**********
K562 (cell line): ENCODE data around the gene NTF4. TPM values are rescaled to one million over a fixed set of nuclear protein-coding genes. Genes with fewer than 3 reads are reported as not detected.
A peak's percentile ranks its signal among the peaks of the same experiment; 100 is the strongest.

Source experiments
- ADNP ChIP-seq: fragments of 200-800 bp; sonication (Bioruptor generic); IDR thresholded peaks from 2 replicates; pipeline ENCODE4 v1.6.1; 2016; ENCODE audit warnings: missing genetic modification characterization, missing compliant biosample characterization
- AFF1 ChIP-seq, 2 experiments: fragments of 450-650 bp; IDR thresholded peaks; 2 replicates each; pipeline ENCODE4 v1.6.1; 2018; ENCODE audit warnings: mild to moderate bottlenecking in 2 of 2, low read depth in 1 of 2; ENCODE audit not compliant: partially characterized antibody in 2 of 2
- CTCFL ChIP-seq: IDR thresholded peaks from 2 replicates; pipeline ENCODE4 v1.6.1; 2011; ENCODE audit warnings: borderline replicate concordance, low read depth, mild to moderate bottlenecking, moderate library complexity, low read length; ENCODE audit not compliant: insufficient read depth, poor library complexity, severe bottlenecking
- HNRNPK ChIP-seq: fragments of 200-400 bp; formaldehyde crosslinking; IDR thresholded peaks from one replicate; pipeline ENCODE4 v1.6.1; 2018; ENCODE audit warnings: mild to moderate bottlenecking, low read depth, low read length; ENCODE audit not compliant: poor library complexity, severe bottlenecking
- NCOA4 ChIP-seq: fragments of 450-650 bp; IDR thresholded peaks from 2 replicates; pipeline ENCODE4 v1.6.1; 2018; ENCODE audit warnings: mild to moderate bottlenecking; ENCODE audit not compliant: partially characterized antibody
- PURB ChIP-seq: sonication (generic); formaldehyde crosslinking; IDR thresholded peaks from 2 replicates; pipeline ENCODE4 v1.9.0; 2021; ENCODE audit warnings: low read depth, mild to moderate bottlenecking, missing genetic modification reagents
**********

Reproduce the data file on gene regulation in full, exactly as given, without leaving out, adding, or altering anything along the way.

K562 (cell line): ENCODE data around the gene NTF4. TPM values are rescaled to one million over a fixed set of nuclear protein-coding genes. Genes with fewer than 3 reads are reported as not detected.
A peak's percentile ranks its signal among the peaks of the same experiment; 100 is the strongest.

Source experiments
- ADNP ChIP-seq: fragments of 200-800 bp; sonication (Bioruptor generic); IDR thresholded peaks from 2 replicates; pipeline ENCODE4 v1.6.1; 2016; ENCODE audit warnings: missing genetic modification characterization, missing compliant biosample characterization
- AFF1 ChIP-seq, 2 experiments: fragments of 450-650 bp; IDR thresholded peaks; 2 replicates each; pipeline ENCODE4 v1.6.1; 2018; ENCODE audit warnings: mild to moderate bottlenecking in 2 of 2, low read depth in 1 of 2; ENCODE audit not compliant: partially characterized antibody in 2 of 2
- CTCFL ChIP-seq: IDR thresholded peaks from 2 replicates; pipeline ENCODE4 v1.6.1; 2011; ENCODE audit warnings: borderline replicate concordance, low read depth, mild to moderate bottlenecking, moderate library complexity, low read length; ENCODE audit not compliant: insufficient read depth, poor library complexity, severe bottlenecking
- HNRNPK ChIP-seq: fragments of 200-400 bp; formaldehyde crosslinking; IDR thresholded peaks from one replicate; pipeline ENCODE4 v1.6.1; 2018; ENCODE audit warnings: mild to moderate bottlenecking, low read depth, low read length; ENCODE audit not compliant: poor library complexity, severe bottlenecking
- NCOA4 ChIP-seq: fragments of 450-650 bp; IDR thresholded peaks from 2 replicates; pipeline ENCODE4 v1.6.1; 2018; ENCODE audit warnings: mild to moderate bottlenecking; ENCODE audit not compliant: partially characterized antibody
- PURB ChIP-seq: sonication (generic); formaldehyde crosslinking; IDR thresholded peaks from 2 replicates; pipeline ENCODE4 v1.9.0; 2021; ENCODE audit warnings: low read depth, mild to moderate bottlenecking, missing genetic modification reagents